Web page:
Q9. My psychopharmacologist, Dr. X, took me off many unnecessary medications this past spring, and he’s reduced the dosage of the last two, Topamax (topiramate) 200 mg at night (I formerly was taking 300 mg morning and night) and Seroquel (quetiapine) 50 mg. I have maintained stability and perfect mental health now for 21 weeks, since the end of the longest and severest depression I ever experienced. Do you think, as I do, that Dr. X should wean me off the remainder of Topamax and Seroquel before Daylight Savings ends this autumn? Thank you; I truly appreciate this.

I am glad to hear you are doing so much better now. However, if the worst depressive episode you have ever experienced ended just 21 weeks ago, it may be premature to discontinue all medications this soon.

Why is the end of Daylight Saving Time your deadline? If your depression tends to have a seasonal pattern it might be a problem to stop taking your medications while the days are getting shorter. But certainly, if this is something you feel strongly about, the important thing is that your mood symptoms are monitored very closely. You may wish to keep a daily log to track your symptoms over time, so you can see how reducing or discontinuing your medication is affecting things.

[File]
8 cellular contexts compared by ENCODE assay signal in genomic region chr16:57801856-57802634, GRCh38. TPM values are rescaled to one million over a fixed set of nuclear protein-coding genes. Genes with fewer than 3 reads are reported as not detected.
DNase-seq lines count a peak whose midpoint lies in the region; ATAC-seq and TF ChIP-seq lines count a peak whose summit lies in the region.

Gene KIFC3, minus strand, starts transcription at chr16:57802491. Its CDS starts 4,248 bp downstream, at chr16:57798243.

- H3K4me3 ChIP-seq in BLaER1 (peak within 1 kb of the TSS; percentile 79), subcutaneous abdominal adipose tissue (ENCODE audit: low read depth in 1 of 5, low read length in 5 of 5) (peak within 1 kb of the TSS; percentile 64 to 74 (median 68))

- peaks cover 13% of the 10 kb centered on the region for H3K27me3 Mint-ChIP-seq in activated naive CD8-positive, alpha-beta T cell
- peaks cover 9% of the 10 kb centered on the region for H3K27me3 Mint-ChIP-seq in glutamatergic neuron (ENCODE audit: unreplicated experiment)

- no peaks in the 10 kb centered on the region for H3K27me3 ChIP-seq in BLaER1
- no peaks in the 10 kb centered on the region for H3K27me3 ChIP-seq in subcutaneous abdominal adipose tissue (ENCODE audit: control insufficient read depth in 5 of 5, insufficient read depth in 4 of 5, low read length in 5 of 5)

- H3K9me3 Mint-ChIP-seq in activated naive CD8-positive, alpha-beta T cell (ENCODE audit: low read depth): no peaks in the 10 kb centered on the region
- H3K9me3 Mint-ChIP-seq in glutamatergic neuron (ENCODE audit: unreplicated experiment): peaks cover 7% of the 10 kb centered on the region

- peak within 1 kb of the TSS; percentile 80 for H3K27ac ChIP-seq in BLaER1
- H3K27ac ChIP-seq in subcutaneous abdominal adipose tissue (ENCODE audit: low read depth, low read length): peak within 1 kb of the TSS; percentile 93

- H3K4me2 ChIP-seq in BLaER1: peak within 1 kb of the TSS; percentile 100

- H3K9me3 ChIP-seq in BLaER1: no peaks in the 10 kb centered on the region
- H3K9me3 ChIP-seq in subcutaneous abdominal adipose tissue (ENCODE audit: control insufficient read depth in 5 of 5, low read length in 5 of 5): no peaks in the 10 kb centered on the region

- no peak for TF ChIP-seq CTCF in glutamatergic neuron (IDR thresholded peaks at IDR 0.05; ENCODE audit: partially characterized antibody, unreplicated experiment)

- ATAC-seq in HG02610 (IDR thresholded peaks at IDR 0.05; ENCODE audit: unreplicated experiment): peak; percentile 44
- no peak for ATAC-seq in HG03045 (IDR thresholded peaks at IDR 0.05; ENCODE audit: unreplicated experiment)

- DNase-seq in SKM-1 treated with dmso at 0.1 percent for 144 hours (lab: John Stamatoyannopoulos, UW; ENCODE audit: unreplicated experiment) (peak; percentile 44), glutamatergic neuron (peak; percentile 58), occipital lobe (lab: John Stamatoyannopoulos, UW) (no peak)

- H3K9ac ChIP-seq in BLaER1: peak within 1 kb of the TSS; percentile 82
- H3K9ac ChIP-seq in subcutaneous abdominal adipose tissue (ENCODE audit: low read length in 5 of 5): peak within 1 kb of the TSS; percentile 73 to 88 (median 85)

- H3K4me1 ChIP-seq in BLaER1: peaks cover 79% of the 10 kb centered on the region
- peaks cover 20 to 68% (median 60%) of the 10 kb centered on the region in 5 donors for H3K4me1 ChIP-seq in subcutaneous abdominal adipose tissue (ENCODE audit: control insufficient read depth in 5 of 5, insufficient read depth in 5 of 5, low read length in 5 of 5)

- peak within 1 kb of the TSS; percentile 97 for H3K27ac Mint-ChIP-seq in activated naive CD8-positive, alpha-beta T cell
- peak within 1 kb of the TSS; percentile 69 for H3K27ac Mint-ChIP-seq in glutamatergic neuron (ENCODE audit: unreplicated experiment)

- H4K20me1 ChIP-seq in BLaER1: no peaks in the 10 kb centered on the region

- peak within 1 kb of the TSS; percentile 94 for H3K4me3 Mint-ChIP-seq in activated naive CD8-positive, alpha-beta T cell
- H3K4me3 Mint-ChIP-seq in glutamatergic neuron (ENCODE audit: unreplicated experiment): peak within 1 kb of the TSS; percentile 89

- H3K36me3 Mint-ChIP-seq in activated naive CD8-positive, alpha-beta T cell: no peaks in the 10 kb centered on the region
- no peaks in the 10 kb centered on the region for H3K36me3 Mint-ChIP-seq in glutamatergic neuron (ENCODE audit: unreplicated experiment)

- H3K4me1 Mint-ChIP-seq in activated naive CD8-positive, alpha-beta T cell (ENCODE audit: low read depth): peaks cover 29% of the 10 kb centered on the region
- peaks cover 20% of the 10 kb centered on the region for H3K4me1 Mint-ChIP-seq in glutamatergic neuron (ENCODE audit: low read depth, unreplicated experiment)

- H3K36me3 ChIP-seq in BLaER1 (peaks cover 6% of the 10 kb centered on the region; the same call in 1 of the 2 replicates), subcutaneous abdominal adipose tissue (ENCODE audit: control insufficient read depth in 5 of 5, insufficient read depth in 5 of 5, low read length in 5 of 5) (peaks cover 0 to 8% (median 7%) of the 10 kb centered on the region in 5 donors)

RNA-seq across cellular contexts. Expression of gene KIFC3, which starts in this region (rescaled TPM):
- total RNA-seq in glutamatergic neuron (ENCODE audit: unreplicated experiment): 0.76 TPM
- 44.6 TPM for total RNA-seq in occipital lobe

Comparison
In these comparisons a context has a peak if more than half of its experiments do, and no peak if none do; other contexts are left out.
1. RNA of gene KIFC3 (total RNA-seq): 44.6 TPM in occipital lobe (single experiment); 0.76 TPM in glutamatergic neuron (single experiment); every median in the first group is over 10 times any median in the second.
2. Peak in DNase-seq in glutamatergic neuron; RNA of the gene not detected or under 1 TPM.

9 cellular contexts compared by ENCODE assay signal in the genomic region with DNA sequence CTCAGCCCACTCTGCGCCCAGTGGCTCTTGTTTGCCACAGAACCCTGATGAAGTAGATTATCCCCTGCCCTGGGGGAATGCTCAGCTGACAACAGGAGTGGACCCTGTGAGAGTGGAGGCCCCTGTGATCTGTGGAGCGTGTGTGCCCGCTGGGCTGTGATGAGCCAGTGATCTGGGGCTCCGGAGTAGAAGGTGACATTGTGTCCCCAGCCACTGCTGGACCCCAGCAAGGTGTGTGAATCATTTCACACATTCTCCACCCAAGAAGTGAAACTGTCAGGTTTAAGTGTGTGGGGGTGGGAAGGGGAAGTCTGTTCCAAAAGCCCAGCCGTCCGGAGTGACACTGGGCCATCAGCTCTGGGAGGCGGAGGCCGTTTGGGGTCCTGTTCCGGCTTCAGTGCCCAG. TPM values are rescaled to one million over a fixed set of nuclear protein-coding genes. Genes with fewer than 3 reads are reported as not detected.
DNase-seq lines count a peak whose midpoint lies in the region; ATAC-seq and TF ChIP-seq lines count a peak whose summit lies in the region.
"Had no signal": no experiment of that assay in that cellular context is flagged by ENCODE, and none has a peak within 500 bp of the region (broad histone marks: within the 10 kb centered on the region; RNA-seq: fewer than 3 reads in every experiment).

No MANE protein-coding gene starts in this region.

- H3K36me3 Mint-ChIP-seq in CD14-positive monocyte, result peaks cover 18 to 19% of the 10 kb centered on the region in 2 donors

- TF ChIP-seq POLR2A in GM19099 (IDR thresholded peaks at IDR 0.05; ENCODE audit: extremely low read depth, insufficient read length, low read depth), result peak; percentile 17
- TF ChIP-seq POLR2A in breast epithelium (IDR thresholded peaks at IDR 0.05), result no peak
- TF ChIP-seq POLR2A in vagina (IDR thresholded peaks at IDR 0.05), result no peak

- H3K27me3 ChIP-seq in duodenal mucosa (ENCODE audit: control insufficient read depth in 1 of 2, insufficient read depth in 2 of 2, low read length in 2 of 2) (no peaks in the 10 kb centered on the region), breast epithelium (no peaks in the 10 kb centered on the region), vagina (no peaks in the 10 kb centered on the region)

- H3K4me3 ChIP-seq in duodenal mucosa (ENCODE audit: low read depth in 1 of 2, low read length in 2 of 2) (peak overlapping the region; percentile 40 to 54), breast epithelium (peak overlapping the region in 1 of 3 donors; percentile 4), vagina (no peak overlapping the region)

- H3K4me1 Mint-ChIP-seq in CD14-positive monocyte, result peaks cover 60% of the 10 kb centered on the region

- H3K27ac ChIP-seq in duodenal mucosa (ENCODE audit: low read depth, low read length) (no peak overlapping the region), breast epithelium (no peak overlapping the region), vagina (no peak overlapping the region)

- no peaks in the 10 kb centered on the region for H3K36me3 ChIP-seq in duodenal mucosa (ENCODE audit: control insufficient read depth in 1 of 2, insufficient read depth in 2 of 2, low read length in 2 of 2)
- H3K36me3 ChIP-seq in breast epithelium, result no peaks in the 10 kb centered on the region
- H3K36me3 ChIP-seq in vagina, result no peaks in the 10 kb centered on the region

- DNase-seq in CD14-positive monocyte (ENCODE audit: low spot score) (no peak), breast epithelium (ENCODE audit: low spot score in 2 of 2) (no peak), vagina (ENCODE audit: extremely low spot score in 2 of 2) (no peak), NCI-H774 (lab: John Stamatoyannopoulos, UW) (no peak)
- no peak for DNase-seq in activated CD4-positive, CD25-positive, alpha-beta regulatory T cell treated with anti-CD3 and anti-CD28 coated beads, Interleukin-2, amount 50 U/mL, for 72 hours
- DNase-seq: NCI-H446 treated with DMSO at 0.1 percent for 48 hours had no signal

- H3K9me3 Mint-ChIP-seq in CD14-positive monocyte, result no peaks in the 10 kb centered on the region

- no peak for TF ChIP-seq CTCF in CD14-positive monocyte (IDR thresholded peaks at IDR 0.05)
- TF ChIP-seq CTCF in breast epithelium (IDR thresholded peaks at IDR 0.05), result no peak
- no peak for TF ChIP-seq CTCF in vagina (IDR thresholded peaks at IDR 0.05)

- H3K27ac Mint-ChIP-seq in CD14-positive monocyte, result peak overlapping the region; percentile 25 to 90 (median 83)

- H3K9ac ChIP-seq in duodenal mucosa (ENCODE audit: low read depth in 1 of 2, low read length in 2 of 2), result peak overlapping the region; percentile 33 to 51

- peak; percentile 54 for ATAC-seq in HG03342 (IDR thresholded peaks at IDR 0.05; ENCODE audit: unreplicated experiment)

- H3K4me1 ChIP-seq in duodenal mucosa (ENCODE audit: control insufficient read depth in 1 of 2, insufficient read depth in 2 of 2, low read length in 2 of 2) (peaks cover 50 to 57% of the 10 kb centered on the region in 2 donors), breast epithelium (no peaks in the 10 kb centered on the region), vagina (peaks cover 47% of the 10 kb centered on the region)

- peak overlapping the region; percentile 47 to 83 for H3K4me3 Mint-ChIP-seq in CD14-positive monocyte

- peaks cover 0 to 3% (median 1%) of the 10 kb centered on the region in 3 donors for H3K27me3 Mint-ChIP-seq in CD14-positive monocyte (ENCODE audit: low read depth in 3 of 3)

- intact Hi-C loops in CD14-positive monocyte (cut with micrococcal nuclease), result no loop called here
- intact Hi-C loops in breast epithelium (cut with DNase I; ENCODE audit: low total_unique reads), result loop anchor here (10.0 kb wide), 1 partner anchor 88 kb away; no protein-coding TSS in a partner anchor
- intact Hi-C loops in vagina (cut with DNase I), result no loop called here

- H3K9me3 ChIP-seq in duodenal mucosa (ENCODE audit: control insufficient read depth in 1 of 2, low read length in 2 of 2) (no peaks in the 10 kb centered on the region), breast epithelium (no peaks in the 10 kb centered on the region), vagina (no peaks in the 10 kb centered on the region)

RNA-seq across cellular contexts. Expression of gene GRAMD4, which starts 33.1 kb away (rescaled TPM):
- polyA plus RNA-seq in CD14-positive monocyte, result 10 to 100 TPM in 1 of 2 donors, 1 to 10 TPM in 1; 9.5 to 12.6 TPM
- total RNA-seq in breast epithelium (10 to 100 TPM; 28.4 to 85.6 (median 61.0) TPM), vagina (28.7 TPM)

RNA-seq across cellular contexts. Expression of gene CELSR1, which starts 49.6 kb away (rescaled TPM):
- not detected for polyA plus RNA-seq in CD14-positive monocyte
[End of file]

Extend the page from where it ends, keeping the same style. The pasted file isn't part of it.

Q10. Is it fair that I have asked to be taken off of Geodon and put on Topamax or another mood stabilizer and my doctor will not agree? He assumes I might get manic, but my opinion is if I am on a mood stabilizer, that won’t happen. I dislike Geodon and the long-term side effects.

It is critical to have a good working relationship with your doctor. It sounds like he has some legitimate concerns about the possible implications of switching medications. Although Topamax (topiramate) is an approved treatment for seizure disorders and migraine, it is now commonly prescribed for bipolar disorder, often in addition to other medications.

What are the long-term side effects of Geodon (ziprasidone) that trouble you? It is possible that your doctor does not really understand the reasons you dislike your current medications. If you clearly have researched the issues and can document exactly why you feel like a medication switch would be beneficial for you, your doctor is more likely to listen. Hopefully this strategy will be helpful in finding a solution that works well for both of you.

"My 22-year-old son has been diagnosed with a mild case of bipolar disorder. He is self-medicating by smoking marijuana. What do you know about pot and bipolar disorder?"